The mechanical structure of a reed switch also has an effect on its cost. Reed switches are cheaper to produce than Hall effect sensors, with the latter requiring features such as additional external switches, amplification circuitry, temperature stabilisation, short-circuit protection and electricity consumption. The reed switch may not be able to match the Hall effect sensor in terms of its minimum size, but Standex Electronics currently produces the smallest reed switch in the world with a glass envelope that is just under 4 mm long. This enables unrivalled, compact reed design which can compete with Hall effect sensors on size.

The reed switch itself is enclosed in a glass envelope that is filled with protective gas, usually nitrogen. This unit is also protected by a stable housing element. The glass and the housing ensure that the reed switch is hermetically sealed from atmospheric influences such as dust, oil, water and chemical substances, which could impair the sensor’s functions. The hermetic seal has the added benefit of protecting the sensor from corrosion. Reed switches also offer a number of benefits when used in extreme thermal conditions, such as in very hot or cold temperatures. Hall effect sensors begin to suffer in terms of performance and reliability in such conditions, whereas reed switches function perfectly in temperatures from -65 OC to +150 OC (Hall effect sensors: -55 OC to +125 OC).

The reed switch’s mechanical characteristics also make it immune against electronic disturbances meaning that it does not require any protection against electromagnetic discharge (ESD), unlike a Hall effect sensor. As a result, reed switches have a high level of electromagnetic compatibility (EMC) with neighbouring system-relevant devices. The Hall effect sensor offers no such EMC, because it must emit an output signal and therefore requires a constant supply of power. This means that particular EMC precautions must be taken to isolate the Hall effect sensor from neighbouring devices. The most problematic area here is dealing with leakage current; special electrostatic discharge (ESD) protection is essential.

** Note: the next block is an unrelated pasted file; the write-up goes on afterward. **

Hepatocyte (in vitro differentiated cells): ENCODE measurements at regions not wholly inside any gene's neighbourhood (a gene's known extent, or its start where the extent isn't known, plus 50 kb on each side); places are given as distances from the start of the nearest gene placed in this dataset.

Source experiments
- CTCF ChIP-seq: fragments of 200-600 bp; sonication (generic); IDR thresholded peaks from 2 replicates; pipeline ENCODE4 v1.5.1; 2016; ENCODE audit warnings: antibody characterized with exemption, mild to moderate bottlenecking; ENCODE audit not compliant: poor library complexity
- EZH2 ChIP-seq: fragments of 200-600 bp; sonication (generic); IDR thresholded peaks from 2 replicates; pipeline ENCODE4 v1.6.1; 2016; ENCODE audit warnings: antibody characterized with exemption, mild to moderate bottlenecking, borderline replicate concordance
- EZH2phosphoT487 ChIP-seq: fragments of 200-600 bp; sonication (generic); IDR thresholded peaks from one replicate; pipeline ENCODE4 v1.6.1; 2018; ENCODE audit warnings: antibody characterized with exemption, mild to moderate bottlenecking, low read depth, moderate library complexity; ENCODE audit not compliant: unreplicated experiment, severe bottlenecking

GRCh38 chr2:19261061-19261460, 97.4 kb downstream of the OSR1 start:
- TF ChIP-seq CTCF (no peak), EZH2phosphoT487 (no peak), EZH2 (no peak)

The maximum isolation of a reed switch is 1015 Ohms, which is many times higher than that of a Hall effect switch. Leakage currents still occur with reed switches. However, these currents are in the fempto-amp range, which is so insubstantial that it is within the tolerances applied to medical devices. The mechanical principle on which a reed switch is based also allows it to measure tiny voltages. This is due to the low contact resistance of 50 mOhms, which is significantly lower than Hall effect sensor’s contact resistance.

The fundamental range of potential loads that can be switched using a reed switch is huge: It extends from the nanovolt to kilovolt range, from fempto amps to amps and enables frequencies of up to 10 GHz. Even the smallest of reed switches are capable of isolating voltages of up to 1,000 volts. No ESD protection is required for this.

Application-specific configuration
Reed switches are available in a variety of sizes with different ampere turns and hystereses regarding magnet distance and magnet size. Thanks to the operating principle of the switch, these reed parameters can be adapted to application-specific requirements, in other words the special requirements of energy efficiency classes. This puts the Hall effect sensor at a disadvantage. A Hall chip can be programmed to compensate for this weakness, but it still lags behind the reed switch when it comes to application-specific configuration.

Hall effect sensors are more suited to applications with frequencies higher than 1 kHz. These include high-speed sensors for measuring revolutions per minute. Due to the lack of switch hysteresis, the Hall effect sensor also offers much higher repeatability when it comes to signal measurement. This also means that they have longer life cycles. The Hall effect sensor and its 500 million switch cycles is far superior to reed technology in this respect. However, if the reed switch is required to switch predominantly small loads below 5 volts, as in the case of meter applications, switch cycles into the billions can be achieved using reed switches.